Freiwirth, an investor with the Tech Coast Angels and founder of The Commons XR, a startup in the tech educational space, said the quality of the MEPC teams impressed him.
“The USC teams were very good,” he said. “They have a high degree of capability, and the program helped the process by which they went from being just a team to a startup.”
Founded in 2010 with a $1 million endowment from entrepreneur Fariborz Maseeh, MEPC has become one of the university’s premier business model competitions for USC Viterbi students, faculty and other would-be business builders.
Over the years, said Liu, the MEPC director, USC Viterbi students have taken increasingly more prominent roles in the competition.
“In the past, we often saw teams where the business students were effectively taking the lead CEO role,” she said. “Now, you’re seeing more and more Viterbi students stepping up to play that role. It’s wonderful to see this greater appetite to jump into the entrepreneurial hustle among our students .”
MEPC has spawned several promising companies over the past decade.
The 2020 winner, GrayMatter Robotics, hopes to leverage AI to create smart and rapidly deployable robotic assistants to automate high-mix manufacturing tasks. The 2019 victor, AIRBOND, now called Apogee Composites, has designed a more efficient and cheaper way to produce carbon fiber composite materials for the aviation and other industries. That year’s runner-up, Marlink, an all-women undergraduate team developing an underwater exploration device that allows information to be transmitted and received between AUVs and scientists, represented the United States in the Global Grand Challenges Summit finals in London. Marlink, was one of the first, if not the first, all-women undergraduate teams to compete in MEPC.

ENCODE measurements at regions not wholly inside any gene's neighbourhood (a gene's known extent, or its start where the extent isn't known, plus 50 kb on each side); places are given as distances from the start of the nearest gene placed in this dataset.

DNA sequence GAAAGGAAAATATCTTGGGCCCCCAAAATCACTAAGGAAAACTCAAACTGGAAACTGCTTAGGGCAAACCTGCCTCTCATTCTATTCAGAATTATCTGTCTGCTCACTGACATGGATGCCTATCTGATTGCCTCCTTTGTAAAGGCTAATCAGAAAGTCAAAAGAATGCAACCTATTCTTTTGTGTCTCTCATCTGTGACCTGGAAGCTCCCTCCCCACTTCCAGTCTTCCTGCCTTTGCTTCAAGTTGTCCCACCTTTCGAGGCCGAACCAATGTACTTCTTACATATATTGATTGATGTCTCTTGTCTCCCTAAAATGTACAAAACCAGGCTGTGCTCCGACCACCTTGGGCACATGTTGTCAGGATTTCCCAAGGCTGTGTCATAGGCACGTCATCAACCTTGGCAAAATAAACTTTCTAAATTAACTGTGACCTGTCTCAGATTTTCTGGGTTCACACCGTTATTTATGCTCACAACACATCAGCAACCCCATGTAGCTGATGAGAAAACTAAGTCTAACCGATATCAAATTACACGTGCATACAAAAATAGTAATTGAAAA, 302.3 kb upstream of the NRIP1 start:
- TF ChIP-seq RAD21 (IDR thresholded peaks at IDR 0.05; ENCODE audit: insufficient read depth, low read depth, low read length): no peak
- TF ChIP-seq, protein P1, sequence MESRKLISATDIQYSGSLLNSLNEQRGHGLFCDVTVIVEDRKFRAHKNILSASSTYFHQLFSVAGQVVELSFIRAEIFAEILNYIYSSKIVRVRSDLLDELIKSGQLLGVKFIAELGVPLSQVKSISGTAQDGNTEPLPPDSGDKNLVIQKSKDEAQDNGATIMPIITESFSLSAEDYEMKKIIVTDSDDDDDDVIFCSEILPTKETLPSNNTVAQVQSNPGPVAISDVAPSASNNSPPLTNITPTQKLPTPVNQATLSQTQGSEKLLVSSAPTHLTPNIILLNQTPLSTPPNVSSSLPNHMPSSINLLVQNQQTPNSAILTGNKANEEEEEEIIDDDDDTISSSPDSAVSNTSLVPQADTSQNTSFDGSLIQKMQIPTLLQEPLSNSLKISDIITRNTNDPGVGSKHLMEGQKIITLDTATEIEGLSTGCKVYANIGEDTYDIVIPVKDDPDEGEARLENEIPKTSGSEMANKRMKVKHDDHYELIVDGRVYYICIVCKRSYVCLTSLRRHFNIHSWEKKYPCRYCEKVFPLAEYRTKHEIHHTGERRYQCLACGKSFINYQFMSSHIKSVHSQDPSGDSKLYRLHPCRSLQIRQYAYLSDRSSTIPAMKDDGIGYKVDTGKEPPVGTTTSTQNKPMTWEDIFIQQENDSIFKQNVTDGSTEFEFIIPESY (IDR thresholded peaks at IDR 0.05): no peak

AesculaTech, the 2016 runner up, develops and manufactures a platform of temperature-responsive smart materials for use in medical devices, including the treatment of dry eye. After MEPC, AesculaTech received an invitation to Y Combinator, the famed Bay Area business incubator.
Second Spectrum, the 2013 victor, analyzes big data for insights into sport performance, such as what constitutes good defense and offense in basketball. Currently, all NBA teams receive Second Spectrum optical tracking data, which powers next-generation analytics.
Dillon Connolly, B.S. ISE ’11, of Zuk Fitness said he believes that participating in the competition has given him additional confidence and know-how to become a successful business builder.
“Having hours of discussion about our businesses with accomplished entrepreneurs who have done this before was incredibly helpful in so many ways,” said Connolly, a former record-holding member of the USC swim team who became a quadriplegic in 2014 after diving headfirst into a hidden sandbar to avoid a wave in Newport Beach. “I’m just trying to be a sponge and soak everything in that I can.”